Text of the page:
In Italian, consonants can be divided into pure and impure sounds (or simple and complex sounds). While both types can occur anywhere in a word, they only really matter, grammatically speaking, at the beginning of masculine nouns.
The Italian definite article (il, lo, la, i, gli, le) indicates either a particular noun or, contrarily, the general sense of a noun.
The aptly named indefinite article (un, uno, una, dei, degli, delle) indicates an unspecific or unidentified noun.
The partitive article (del, dello, della, dei, degli, delle) refers to an unspecified quantity of food, liquid, or some other uncountable noun. English has no equivalent article – the partitive is usually translated by the adjectives “some” or “any,” or may be left out entirely.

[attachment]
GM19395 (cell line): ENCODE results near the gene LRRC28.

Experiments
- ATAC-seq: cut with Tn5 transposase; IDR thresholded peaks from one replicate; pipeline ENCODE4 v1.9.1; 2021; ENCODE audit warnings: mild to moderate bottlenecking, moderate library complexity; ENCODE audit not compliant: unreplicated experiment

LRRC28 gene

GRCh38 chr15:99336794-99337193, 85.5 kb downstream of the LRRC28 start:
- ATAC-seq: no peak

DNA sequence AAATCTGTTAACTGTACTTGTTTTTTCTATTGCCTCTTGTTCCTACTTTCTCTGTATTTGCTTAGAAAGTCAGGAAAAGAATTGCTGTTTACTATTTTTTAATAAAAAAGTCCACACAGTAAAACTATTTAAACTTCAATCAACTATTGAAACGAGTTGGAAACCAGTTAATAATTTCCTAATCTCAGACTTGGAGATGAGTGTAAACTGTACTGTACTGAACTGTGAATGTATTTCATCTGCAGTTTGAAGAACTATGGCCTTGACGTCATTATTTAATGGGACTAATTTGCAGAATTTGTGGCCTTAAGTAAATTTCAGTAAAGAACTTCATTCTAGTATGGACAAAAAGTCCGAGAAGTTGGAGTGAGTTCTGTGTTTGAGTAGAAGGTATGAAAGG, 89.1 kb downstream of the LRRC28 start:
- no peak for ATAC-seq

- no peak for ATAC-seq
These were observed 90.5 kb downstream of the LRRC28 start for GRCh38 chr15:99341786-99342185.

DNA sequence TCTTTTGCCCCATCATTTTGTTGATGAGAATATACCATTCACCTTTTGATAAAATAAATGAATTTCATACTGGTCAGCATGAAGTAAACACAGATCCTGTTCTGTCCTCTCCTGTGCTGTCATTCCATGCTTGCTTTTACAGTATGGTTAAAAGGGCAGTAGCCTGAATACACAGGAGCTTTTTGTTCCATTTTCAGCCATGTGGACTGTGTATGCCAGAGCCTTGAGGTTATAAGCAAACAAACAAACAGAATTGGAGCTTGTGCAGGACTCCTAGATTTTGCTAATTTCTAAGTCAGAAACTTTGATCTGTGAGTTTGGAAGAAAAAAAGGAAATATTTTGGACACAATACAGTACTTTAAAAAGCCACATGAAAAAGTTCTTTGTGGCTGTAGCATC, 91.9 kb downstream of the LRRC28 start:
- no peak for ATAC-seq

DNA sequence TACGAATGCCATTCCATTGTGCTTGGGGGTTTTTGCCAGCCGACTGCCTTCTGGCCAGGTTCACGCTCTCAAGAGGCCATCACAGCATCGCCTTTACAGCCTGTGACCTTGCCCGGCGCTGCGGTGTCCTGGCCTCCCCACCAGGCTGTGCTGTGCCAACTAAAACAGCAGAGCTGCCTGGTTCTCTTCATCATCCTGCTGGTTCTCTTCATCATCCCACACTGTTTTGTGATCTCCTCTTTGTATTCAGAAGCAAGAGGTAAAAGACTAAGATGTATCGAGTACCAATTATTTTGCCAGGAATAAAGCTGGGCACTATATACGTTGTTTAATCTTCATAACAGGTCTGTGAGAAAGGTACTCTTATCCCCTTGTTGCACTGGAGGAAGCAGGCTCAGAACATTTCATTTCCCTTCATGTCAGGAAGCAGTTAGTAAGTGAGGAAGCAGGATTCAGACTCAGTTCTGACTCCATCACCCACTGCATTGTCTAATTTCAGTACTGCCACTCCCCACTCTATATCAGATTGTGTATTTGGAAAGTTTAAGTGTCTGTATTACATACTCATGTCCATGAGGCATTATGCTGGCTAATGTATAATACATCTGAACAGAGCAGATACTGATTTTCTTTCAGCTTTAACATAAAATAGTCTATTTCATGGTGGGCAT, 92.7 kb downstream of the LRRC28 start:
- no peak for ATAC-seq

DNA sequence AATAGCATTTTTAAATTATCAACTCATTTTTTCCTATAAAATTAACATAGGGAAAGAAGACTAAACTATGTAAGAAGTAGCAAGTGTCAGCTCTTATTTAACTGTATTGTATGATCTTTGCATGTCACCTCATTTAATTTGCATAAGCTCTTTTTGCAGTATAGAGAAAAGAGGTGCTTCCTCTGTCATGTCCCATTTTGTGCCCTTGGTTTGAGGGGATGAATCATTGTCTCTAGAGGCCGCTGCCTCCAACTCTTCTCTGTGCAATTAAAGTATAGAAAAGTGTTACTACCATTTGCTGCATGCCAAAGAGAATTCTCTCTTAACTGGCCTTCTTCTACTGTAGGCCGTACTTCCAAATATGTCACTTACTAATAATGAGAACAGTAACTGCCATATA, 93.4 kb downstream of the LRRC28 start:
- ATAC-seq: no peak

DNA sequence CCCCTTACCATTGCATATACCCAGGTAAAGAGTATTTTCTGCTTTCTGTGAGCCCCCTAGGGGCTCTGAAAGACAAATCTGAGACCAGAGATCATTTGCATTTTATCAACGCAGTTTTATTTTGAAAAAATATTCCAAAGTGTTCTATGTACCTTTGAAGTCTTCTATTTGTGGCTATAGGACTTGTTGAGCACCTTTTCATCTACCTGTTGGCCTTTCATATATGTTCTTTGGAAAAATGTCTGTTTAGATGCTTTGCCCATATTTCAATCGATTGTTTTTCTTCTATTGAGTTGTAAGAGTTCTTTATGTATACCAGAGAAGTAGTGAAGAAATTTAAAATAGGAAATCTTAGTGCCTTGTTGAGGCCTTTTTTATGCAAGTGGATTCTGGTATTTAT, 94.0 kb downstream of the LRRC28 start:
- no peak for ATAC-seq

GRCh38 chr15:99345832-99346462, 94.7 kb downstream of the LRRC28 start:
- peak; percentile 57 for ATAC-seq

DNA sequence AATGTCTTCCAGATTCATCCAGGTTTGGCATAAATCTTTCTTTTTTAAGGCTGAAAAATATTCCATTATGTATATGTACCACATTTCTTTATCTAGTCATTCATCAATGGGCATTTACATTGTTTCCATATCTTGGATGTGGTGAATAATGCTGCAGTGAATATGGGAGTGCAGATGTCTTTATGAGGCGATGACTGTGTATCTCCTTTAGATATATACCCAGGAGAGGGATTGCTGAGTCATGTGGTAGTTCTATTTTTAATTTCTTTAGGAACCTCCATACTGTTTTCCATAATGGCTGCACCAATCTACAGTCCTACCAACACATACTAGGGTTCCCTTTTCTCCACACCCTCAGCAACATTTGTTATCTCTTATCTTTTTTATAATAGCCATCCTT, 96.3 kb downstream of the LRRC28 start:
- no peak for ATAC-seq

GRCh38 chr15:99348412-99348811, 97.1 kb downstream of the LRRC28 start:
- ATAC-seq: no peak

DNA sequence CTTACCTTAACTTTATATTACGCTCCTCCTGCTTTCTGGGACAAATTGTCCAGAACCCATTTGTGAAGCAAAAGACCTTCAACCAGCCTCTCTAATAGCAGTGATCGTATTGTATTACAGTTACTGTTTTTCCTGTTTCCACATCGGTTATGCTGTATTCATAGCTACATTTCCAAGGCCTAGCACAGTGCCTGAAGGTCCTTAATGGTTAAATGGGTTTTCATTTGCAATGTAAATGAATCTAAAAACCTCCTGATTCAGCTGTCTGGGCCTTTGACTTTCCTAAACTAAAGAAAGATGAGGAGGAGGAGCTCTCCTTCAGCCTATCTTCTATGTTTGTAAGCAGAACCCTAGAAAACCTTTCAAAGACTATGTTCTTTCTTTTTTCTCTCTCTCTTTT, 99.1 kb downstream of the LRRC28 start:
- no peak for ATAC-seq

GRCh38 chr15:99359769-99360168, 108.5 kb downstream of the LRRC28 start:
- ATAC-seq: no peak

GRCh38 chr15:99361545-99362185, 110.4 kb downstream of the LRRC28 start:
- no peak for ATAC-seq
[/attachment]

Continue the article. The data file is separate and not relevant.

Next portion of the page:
Italian possessive adjectives are used in front of nouns to indicate to whom or to what those nouns belong. They are considerably more complicated than English possessive adjectives because Italian has many different forms depending on the gender and number of the possessed noun.